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Laura SS

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Cheese names and capitalization

by Laura SS » Wed Mar 07, 2007 6:09 pm

I'm involved in a debate about cheese names when put in print in a professional setting (restaurant menu). I'd love for folks to weigh in with their opinions!

Which is correct:

1. Monterey jack cheese
2. Monterey Jack cheese
3. monterey jack cheese
4. Some variation not present here

Again, which is correct:

1. Pepper jack cheese
2. Pepper Jack cheese
3. pepper jack cheese
4. pepperjack cheese
5. Pepperjack cheese
6. Some variation not present here
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Robin Garr

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Re: Cheese names and capitalization

by Robin Garr » Wed Mar 07, 2007 6:15 pm

Laura SS wrote:I'm involved in a debate about cheese names when put in print in a professional setting (restaurant menu). I'd love for folks to weigh in with their opinions!

Which is correct:

1. Monterey jack cheese
2. Monterey Jack cheese
3. monterey jack cheese
4. Some variation not present here

Again, which is correct:

1. Pepper jack cheese
2. Pepper Jack cheese
3. pepper jack cheese
4. pepperjack cheese
5. Pepperjack cheese
6. Some variation not present here


Laura, if I was editing these names in the body of a magazine, newspaper or Web article, I would capitalize only proper names and make all the rest lower case: Monterey jack cheese and pepper jack cheese.

If I was writing them on a menu, I'd go with the restaurateur's preference. Some people think it looks more formal to capitalize: Monterey Jack cheese, Pepper Jack cheese. Otherwise, I'd use the same rule as in the first comment.
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C. Devlin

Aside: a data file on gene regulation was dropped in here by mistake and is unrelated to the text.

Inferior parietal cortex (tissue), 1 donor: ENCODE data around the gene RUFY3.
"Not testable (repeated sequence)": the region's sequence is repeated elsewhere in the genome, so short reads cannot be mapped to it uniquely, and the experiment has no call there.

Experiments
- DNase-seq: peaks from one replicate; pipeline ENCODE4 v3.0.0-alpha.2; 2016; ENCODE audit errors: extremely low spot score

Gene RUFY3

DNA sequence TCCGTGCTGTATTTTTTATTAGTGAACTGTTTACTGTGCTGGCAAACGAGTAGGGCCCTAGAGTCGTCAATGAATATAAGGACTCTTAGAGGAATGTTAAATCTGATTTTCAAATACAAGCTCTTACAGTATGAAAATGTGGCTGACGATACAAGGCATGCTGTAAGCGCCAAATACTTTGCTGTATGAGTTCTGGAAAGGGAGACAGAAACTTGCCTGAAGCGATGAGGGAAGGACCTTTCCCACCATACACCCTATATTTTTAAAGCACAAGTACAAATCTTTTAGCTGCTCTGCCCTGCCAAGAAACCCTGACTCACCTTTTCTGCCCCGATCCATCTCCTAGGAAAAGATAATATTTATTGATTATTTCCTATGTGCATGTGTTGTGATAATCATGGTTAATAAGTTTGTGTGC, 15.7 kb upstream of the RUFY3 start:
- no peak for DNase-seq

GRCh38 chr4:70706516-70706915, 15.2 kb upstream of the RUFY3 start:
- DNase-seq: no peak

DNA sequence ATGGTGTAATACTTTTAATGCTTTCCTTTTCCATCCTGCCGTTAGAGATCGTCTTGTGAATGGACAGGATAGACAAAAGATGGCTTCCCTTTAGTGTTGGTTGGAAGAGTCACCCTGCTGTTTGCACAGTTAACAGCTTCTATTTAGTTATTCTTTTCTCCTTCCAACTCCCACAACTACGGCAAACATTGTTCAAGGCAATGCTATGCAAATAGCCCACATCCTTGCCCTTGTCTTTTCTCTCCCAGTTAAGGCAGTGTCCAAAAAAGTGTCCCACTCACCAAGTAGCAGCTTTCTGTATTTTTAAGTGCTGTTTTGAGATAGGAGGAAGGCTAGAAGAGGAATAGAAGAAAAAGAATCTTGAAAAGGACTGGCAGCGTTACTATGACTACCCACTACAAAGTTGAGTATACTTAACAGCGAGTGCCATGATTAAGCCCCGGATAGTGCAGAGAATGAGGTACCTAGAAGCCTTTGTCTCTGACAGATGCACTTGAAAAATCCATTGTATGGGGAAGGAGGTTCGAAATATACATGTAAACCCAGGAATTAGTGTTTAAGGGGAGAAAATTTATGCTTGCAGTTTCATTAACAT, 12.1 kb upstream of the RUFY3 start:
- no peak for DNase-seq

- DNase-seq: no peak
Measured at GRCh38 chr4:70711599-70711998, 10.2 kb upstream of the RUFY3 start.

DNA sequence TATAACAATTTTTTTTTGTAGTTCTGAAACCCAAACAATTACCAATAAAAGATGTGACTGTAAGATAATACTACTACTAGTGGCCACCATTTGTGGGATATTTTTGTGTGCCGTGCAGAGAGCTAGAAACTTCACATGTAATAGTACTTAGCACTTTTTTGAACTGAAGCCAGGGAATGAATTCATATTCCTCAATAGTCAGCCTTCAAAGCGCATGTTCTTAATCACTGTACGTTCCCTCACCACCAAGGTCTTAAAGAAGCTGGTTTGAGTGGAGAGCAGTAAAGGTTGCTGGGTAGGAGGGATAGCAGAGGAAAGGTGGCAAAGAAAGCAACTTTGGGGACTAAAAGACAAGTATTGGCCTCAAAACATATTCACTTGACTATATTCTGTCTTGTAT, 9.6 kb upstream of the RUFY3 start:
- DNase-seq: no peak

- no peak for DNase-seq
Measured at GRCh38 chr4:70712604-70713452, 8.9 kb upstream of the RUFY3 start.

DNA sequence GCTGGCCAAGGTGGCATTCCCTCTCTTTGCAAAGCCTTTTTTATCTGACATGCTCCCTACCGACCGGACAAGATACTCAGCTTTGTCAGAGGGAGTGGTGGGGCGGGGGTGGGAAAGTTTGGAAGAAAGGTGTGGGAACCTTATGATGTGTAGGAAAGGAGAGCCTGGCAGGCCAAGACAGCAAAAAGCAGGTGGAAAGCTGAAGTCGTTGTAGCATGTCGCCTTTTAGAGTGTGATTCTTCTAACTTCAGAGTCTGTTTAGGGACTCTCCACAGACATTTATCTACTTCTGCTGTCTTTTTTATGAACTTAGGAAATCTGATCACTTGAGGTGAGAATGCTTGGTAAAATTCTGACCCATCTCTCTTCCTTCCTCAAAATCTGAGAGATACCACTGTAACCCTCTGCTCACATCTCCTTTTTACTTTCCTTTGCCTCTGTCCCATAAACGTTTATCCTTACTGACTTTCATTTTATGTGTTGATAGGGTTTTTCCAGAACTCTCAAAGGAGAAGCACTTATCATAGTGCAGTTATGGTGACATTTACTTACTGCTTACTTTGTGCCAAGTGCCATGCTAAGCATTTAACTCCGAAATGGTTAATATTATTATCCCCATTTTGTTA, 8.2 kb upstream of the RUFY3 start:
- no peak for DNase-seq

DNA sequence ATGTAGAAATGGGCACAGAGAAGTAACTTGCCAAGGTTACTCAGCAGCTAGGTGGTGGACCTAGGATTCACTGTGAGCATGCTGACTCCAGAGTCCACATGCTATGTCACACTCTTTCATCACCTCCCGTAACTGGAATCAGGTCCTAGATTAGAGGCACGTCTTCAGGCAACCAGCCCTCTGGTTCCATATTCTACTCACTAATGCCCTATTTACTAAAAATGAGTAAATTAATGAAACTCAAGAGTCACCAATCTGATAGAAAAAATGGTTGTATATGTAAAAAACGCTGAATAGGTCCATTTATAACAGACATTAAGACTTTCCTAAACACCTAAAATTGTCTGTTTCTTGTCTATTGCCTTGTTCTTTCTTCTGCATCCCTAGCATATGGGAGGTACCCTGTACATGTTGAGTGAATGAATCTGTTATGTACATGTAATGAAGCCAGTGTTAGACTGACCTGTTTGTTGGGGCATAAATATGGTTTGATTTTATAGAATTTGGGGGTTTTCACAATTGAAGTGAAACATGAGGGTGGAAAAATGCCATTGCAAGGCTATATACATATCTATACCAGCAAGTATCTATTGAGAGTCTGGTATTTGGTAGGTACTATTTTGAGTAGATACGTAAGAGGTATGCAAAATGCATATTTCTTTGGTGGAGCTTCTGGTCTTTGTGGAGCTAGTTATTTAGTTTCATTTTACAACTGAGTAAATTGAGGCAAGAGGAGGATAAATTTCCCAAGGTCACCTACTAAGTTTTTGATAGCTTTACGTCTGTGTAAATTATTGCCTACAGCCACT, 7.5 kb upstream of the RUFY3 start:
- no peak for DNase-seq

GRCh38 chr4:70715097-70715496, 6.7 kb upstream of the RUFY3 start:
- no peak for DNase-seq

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menu names

by C. Devlin » Wed Mar 07, 2007 6:39 pm

I'm more or less with Robin on this. For me, I'd prefer only proper nouns capitalized (speaking as a former English teacher). I was a little confused about the Monterey Jack issue, though, as I wasn't certain as to how to address the "jack" and what the etymology of the term is. So like any nerd worth her salt, I looked it up. Because it's apparently named after Monterey cheesemaker David Jacks, I'd be inclined to capitalize it.

http://www.answers.com/topic/jack-cheese

For most people, it won't matter. But I appreciate a restaurant who tries to get the details perfect even when it comes right down to the menu. I tend to assume they're probably as finicky and as particular then with the actual food. And for me that's a plus.


http://www.thevillagebakeryonline.com/
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Laura SS

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Re: menu names

by Laura SS » Wed Mar 07, 2007 9:57 pm

C. Devlin wrote:I was a little confused about the Monterey Jack issue, though, as I wasn't certain as to how to address the "jack" and what the etymology of the term is. So like any nerd worth her salt, I looked it up. Because it's apparently named after Monterey cheesemaker David Jacks, I'd be inclined to capitalize it.


I used to teach English as well, and I had the same look-it-up impulse as you. What's hampering me in the debate is the relative lack of common-usage consensus. I've seen it written all of the ways above, though I agree with you that some of the more authoritative sources seem inclined to go with Monterey Jack, due to its naming after a real person.

That also "looks right" to my eye. I think of "Monterey Jack" as the name of the cheese, so it seems weird to capitalize one word and not the other.

So I'm also inclined to go with Pepper Jack, since it's the same cheese, plus peppery flavor.

Anyone care to disagree, violently or otherwise? I'm looking for ammunition to win the debate or a good reason to concede the point, and I'm just as happy with either one!
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Sonja W

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Cheese names and capitalization

by Sonja W » Wed Mar 07, 2007 11:46 pm

Monterey Jack cheese - Capitalized because the first two words are proper nouns. "Monterey" for Monterey County, where the cheese originated. "Jack" because it was named after its inventor.

Pepper Jack cheese - Although "pepper" is not a proper noun, I would capitalize it by association with "Jack" and for parallel consistency on a menu.

I edit and proofread for a living, and one of the most common errors is the overuse of capitalization, because, as Robin mentioned, "some people think it looks more formal to capitalize."

To illustrate that point, here is a typical sentence from a business brochure (before editing). "Customers expect High Quality Service from our Distributors, and our new Training Initiative will ensure Desired Customer Satisfaction Outcomes."

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